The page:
“There are times, however, that procedural mistakes will happen when untrained personnel are running clinical laboratory tests without the benefit of external quality assurance testing, such as proficiency testing,” Myers said. “These errors can go on indefinitely unless something brings these mistakes to light, and this is usually only after a patient’s health has been negatively affected.”
For example, she noted that errors could lead to the misdiagnosis of an infectious disease or an unneeded increase or decrease in medication amounts to control glucose levels, based on flawed glucometer or hemoglobin A1c results.
“These types of errors may be caught when a laboratory participates in proficiency testing because testing compares test kit results against other labs using the same or similar testing methods,” Myers explained.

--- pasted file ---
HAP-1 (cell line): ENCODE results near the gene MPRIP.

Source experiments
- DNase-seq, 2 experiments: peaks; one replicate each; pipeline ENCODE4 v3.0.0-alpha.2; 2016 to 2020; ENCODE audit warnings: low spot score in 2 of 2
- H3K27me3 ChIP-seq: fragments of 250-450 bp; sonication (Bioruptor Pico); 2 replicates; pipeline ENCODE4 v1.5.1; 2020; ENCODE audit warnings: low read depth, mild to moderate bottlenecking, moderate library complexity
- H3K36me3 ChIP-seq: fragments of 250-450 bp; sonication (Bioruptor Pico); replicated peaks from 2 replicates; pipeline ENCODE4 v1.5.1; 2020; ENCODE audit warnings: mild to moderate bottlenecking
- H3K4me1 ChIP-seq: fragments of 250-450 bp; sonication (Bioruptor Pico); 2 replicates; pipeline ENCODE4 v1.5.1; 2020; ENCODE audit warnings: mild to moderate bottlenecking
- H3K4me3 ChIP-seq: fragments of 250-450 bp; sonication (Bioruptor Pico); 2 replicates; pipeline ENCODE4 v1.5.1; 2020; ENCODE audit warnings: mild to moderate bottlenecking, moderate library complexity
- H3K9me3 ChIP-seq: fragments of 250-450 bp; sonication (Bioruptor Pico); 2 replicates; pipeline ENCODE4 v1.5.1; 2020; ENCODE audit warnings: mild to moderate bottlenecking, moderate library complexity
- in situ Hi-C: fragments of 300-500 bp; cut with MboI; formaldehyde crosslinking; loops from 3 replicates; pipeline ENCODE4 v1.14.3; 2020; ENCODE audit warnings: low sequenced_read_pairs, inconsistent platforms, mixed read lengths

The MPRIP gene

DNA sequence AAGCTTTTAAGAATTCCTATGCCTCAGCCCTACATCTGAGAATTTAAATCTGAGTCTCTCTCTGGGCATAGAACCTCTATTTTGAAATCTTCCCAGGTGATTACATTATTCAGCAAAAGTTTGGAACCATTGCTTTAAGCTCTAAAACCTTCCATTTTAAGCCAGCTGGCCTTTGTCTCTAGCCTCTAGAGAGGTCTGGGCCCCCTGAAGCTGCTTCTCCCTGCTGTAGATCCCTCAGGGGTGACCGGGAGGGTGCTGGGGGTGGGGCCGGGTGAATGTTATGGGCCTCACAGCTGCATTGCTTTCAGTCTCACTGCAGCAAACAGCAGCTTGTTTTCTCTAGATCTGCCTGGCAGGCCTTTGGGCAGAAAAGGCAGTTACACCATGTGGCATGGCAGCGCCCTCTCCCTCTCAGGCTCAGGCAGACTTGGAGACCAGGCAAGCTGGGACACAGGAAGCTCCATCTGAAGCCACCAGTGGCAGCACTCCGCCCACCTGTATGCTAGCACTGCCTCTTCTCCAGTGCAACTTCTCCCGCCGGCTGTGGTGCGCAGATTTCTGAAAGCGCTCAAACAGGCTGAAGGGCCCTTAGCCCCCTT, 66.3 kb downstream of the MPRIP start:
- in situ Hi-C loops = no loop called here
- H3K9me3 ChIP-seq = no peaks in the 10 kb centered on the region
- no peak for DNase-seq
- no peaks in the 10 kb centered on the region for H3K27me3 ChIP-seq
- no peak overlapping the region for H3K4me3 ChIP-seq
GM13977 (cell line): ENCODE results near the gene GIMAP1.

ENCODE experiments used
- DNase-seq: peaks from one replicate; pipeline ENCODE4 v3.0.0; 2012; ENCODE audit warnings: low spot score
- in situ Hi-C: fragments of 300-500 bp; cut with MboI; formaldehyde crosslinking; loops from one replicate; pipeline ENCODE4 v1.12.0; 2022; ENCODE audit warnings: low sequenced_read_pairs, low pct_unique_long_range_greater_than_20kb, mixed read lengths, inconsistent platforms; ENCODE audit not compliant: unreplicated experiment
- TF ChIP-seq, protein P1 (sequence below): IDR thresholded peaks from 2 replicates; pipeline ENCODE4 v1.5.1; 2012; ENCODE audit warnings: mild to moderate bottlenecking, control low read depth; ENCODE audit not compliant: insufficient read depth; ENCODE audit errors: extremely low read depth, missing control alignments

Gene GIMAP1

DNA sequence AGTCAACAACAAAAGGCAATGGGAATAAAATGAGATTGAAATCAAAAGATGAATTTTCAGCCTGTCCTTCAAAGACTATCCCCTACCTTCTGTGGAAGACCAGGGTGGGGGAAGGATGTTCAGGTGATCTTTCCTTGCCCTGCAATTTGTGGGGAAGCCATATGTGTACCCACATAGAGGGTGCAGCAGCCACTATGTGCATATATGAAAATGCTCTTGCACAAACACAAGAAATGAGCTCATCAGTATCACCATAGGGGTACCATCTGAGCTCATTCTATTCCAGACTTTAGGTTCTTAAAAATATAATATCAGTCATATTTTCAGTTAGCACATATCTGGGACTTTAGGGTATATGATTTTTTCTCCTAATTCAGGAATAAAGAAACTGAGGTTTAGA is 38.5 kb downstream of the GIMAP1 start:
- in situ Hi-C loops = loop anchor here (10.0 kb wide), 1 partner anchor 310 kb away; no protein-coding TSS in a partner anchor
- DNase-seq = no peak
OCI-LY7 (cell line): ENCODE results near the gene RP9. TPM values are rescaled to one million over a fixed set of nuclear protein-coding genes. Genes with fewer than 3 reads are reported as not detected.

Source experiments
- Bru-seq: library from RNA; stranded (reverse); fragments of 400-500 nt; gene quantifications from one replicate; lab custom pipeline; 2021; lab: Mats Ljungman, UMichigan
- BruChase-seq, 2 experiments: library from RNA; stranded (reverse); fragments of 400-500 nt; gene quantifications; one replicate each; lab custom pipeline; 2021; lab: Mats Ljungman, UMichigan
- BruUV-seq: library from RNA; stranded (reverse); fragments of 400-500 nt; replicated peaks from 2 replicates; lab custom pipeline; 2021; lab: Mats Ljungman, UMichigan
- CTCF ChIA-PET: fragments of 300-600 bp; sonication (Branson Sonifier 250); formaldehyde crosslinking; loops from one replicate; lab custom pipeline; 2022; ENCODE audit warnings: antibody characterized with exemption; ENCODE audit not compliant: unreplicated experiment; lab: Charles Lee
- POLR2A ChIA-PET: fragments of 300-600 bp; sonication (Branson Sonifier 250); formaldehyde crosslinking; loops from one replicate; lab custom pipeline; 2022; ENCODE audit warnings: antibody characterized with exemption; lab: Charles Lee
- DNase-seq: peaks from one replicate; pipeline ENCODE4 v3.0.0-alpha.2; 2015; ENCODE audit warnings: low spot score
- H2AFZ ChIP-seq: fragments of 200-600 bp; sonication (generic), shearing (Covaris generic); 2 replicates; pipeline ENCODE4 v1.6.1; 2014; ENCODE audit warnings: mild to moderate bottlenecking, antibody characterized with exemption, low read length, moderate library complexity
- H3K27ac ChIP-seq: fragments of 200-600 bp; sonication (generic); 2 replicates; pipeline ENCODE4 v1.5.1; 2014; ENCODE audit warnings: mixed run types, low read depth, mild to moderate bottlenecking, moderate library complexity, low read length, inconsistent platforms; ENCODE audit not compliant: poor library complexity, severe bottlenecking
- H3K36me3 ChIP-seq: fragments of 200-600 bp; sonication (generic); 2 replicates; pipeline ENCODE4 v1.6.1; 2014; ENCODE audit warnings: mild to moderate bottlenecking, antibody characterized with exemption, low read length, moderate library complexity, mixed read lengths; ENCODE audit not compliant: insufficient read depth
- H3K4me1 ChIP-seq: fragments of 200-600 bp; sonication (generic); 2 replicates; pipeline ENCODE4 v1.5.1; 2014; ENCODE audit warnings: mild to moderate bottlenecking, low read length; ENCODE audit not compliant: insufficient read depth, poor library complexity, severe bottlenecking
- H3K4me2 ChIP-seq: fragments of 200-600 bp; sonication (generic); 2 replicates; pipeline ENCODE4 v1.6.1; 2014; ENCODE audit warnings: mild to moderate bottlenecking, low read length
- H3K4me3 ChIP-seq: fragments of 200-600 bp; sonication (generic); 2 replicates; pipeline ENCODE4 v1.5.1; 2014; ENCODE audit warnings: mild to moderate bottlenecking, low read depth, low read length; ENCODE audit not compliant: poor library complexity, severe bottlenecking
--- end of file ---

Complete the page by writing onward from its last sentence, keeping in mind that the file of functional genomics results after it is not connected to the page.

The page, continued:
The main concern of proficiency testers is that without some type of external quality assurance testing, errors can go undetected for days or weeks before a serious situation brings problems to light. Moreover, two years or more can lapse between outside inspections of a laboratory performing waived testing in-house. If a lab is only doing waived testing, it may never be inspected by an outside agency — decisions on a patient’s diagnosis and treatment might be made based on flawed testing, and negative outcomes would result.
Alternatives to proficiency testing
Waived test kits can be submitted for proficiency testing. However, if proficiency testing is not a financial option for a lab, then the lab might consider performing split testing, in which a select number of patients are tested in-house and a duplicate sample is sent for testing at a reference or neighboring lab that participates and is successful with its own proficiency testing program, Myers explained. This would require additional work on the waived lab’s part as it would need to ensure that the testing is performed by a CLIA-licensed lab using the same or similar methods.